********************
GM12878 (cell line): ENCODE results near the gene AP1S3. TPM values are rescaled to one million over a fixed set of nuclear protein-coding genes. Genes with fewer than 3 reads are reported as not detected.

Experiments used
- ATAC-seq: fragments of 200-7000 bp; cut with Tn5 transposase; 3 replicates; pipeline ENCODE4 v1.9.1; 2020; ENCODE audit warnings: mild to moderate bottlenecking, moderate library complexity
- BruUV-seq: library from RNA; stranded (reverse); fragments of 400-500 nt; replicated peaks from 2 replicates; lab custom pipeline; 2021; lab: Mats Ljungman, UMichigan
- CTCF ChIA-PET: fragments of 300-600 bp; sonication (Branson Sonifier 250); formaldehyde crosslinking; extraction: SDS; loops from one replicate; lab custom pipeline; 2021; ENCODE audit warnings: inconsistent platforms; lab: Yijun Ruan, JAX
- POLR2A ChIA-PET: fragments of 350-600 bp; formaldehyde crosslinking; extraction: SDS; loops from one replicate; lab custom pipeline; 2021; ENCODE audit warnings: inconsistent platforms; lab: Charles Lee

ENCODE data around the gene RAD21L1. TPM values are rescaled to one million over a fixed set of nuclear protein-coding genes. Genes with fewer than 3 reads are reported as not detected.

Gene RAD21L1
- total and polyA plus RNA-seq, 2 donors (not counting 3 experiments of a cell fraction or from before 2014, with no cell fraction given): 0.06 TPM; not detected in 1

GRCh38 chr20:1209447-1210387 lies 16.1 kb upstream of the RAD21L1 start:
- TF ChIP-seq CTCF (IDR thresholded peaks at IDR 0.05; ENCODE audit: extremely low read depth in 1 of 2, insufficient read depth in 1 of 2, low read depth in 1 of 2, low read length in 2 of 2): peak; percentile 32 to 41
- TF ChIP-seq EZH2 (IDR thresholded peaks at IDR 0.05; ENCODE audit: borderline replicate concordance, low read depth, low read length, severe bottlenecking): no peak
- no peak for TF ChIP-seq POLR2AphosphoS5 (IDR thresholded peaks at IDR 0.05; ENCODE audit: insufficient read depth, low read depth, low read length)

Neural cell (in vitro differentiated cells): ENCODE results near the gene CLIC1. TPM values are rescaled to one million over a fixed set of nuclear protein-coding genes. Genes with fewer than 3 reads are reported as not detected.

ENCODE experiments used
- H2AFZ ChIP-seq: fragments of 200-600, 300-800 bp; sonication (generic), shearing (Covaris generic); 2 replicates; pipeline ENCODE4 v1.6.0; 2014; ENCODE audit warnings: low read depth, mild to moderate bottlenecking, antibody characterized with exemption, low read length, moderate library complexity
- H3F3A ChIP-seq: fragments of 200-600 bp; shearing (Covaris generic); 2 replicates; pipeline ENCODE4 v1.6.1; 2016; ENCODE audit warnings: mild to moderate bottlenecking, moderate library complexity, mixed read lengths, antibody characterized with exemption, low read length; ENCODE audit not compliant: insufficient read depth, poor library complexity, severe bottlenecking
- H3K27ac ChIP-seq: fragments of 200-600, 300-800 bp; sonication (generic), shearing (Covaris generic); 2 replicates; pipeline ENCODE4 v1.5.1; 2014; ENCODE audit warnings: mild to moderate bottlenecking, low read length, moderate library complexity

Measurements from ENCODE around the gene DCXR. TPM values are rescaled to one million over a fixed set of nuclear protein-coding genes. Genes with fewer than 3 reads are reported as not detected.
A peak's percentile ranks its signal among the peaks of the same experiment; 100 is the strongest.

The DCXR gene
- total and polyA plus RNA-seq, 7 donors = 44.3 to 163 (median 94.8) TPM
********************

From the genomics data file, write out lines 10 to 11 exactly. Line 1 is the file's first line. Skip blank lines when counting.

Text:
GRCh38 chr20:1209447-1210387 lies 16.1 kb upstream of the RAD21L1 start:
- TF ChIP-seq CTCF (IDR thresholded peaks at IDR 0.05; ENCODE audit: extremely low read depth in 1 of 2, insufficient read depth in 1 of 2, low read depth in 1 of 2, low read length in 2 of 2): peak; percentile 32 to 41